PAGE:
By NICO SCAVELLA
Tribune Staff Reporter
A MAN has been given a conditional discharge for being caught with a loaded firearm because he planned to “do the right thing” and turn it in to police, but was afraid to do so.
On Monday, Senior Magistrate Derence Rolle-Davis ordered Vaughn Johnson to serve two years’ probation for admitting to being caught with a loaded 9mm pistol in his car.
Should Johnson be convicted within that time, he will receive a $2,500 fine, according to the senior magistrate. If he doesn’t breach the conditional discharge, his record will stay clean.
The senior magistrate said Johnson’s case was one where the “balance must be made between creating a criminal of a person who intended to do the right thing, but was caught up in the fear of punishment if he presented himself to the police”.
As such, he said, the country’s justice system “should be designed to help those who wish to do justice and not put them in the fearful state of reprisal”.
According to the ruling, the whole thing started because of an argument Johnson had with his girlfriend, K Robinson. On that day, and out of revenge, Ms Robinson called the police to the house that both she and Johnson occupied. When the officers arrived at the residence, Johnson told them: “I already have a .380 firearm in the car.”
The car was subsequently searched by two officers, one of whom pulled a 9mm Smith & Wesson firearm from under the driver’s seat with one live round of ammunition.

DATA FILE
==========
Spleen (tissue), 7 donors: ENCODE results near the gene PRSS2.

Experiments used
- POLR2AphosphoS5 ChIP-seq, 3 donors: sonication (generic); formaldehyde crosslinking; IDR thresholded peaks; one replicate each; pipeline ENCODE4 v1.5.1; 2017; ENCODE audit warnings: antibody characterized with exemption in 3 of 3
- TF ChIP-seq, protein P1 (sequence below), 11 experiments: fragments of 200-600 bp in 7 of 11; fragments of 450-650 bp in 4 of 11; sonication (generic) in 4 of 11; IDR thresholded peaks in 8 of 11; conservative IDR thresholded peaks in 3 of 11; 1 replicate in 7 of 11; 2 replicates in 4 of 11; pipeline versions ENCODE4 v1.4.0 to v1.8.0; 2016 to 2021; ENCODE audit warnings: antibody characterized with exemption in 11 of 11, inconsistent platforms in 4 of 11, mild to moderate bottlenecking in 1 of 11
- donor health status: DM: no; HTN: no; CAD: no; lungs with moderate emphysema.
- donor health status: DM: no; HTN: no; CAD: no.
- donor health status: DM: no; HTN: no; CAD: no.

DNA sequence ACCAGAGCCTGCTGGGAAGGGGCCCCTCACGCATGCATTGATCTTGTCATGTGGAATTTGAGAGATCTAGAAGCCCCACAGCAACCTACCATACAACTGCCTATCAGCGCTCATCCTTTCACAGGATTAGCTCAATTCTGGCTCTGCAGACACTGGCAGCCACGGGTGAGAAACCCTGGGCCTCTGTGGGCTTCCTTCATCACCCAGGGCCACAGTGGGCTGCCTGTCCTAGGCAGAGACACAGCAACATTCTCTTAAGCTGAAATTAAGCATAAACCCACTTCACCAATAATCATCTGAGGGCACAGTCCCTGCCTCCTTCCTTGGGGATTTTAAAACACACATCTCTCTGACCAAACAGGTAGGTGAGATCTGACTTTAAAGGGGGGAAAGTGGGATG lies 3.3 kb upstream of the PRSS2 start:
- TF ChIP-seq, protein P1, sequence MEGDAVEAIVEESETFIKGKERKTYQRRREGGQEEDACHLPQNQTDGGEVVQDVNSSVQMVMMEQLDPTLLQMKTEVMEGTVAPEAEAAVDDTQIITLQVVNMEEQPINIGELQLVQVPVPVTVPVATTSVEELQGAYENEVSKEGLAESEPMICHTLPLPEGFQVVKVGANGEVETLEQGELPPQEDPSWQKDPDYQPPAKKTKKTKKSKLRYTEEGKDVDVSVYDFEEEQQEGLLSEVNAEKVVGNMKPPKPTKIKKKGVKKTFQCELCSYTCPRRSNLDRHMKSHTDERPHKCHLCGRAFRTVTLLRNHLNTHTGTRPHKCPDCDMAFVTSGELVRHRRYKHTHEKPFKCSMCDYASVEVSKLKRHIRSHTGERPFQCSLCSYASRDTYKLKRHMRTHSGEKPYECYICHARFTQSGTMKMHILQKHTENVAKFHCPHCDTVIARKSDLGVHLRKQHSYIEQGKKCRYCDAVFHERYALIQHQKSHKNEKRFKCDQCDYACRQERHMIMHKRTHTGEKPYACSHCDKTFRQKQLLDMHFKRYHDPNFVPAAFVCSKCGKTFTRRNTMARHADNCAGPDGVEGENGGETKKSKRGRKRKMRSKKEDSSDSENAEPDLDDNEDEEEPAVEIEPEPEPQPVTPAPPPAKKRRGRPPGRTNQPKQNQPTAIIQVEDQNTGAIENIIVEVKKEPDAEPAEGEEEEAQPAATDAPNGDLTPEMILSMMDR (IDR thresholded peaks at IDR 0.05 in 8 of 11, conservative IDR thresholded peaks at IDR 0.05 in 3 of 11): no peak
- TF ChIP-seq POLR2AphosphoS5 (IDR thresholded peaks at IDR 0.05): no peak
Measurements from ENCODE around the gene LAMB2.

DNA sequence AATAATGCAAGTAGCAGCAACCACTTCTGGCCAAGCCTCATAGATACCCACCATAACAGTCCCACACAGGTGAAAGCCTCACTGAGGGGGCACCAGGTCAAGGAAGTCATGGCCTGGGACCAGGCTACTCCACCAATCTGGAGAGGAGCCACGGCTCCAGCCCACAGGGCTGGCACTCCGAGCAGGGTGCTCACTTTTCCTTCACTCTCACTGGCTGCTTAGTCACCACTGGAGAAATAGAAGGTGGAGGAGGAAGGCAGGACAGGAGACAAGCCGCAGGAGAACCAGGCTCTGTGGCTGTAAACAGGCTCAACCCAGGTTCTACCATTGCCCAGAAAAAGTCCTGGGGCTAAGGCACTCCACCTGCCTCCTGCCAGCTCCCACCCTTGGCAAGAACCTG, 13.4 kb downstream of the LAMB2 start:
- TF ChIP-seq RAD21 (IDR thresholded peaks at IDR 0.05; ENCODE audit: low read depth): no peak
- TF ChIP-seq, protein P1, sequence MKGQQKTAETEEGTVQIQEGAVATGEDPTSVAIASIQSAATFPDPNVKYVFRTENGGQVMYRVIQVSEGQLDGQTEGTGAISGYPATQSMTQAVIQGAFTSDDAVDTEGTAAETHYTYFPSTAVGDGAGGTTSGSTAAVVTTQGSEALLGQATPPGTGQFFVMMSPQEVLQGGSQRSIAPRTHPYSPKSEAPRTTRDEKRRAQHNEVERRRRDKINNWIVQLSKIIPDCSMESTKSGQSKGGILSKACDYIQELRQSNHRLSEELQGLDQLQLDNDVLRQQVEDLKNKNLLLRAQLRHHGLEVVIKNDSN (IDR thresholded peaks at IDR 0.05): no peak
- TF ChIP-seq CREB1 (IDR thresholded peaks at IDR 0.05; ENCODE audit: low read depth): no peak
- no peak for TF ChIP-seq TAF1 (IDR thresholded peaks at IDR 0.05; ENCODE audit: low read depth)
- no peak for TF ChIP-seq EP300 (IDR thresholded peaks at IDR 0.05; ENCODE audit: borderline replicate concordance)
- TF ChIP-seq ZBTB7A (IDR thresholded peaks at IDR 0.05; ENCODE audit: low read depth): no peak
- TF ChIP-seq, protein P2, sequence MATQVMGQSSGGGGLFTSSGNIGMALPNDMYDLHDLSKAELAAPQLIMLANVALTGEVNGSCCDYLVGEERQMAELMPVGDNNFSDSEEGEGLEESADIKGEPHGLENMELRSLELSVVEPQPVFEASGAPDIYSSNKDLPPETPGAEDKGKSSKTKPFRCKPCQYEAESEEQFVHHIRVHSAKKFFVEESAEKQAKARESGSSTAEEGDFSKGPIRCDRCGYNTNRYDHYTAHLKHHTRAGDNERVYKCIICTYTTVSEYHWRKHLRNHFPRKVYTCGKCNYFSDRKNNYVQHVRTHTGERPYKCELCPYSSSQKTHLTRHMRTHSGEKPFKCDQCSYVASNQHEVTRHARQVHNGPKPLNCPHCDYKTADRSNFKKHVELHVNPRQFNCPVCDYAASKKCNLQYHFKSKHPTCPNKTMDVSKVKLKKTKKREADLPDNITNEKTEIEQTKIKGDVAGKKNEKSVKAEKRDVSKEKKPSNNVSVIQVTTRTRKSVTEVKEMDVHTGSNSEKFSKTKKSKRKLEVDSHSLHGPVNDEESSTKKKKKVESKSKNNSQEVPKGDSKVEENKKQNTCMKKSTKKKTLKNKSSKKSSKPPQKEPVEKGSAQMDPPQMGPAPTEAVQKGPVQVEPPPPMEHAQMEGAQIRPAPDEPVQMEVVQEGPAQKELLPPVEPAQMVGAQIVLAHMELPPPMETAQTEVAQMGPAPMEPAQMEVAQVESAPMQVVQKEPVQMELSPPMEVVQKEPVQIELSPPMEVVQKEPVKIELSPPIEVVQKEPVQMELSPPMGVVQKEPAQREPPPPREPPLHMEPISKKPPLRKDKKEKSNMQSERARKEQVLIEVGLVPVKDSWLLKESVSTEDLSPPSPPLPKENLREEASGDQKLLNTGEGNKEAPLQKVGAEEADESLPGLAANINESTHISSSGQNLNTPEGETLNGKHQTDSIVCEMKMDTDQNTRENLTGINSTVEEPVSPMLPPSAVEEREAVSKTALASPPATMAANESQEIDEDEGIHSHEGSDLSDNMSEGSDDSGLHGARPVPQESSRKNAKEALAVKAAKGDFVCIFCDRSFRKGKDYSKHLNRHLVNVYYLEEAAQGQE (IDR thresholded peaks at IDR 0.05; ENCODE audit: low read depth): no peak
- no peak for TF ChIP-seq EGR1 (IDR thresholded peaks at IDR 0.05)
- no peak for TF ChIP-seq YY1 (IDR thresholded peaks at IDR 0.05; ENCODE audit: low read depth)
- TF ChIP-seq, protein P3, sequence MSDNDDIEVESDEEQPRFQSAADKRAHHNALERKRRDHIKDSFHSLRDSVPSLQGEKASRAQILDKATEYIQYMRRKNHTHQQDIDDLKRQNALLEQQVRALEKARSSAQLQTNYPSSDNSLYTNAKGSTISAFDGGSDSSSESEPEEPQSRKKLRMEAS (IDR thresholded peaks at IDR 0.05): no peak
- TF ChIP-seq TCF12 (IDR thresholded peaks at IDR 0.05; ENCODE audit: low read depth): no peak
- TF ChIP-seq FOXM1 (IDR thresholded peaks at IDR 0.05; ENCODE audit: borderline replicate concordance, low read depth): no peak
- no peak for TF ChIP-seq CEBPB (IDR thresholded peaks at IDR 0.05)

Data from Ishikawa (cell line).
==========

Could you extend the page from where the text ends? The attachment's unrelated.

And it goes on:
Johnson claimed he found the weapon in some bushes while working on a contract for cleaning the sidewalk. When he inspected the gun, he found it had one bullet inside. He said he subsequently put the gun in his car and planned to take it to the police station. After a few days, however, he became afraid of having the gun and felt that if he went to the police station with the gun, the officers wouldn’t believe his story and he would be arrested.
As a result, Johnson spoke with his pastor, Julian Johnson of Grace Apostolic Global Ministries, to accompany him to the station. However, Pastor Johnson was unavailable to assist at that time. An independent report was prepared, which revealed that Pastor Johnson was interviewed and confirmed that Johnson did in fact contact him about accompanying him to turn the gun into the police.
Pastor Johnson said he was travelling that day and rescheduled a time for Johnson to return to see him, but he did not. Pastor Johnson later learned of Johnson being charged.
Johnson made his first appearance in the Magistrate’s Court on October 15, 2018. On November 6 of that year, he pleaded not guilty and the matter was set for trial. Evidence was taken on June 3 of this year after several attorneys appeared before the court and requested adjournments.
On July 8, however, and with a new attorney, Johnson changed his plea to guilty.
In sentencing Johnson, Senior Magistrate Rolle-Davis considered whether he should “deviate” from the norm in handing down a custodial sentence based on the circumstances of the case.
Two things worked in Johnson’s favour—his pastor vouching for his attempt at turning the gun into the police, and the explanation he gave as to how he came to be in possession of the gun, notwithstanding the fact that he kept the weapon for three weeks and consequently placed it in his car. Additionally, Senior Magistrate Rolle-Davis noted that Johnson had an otherwise clean record and was employed at the time he was arrested.
Thus, the senior magistrate said he was “satisfied” Johnson should “receive the benefit of rehabilitation”.
“The court, having regard to all the circumstances of this case, is satisfied that the deviation from the standard of imprisonment should be followed,” he said.
Johnson was represented by attorney Jomo Campbell.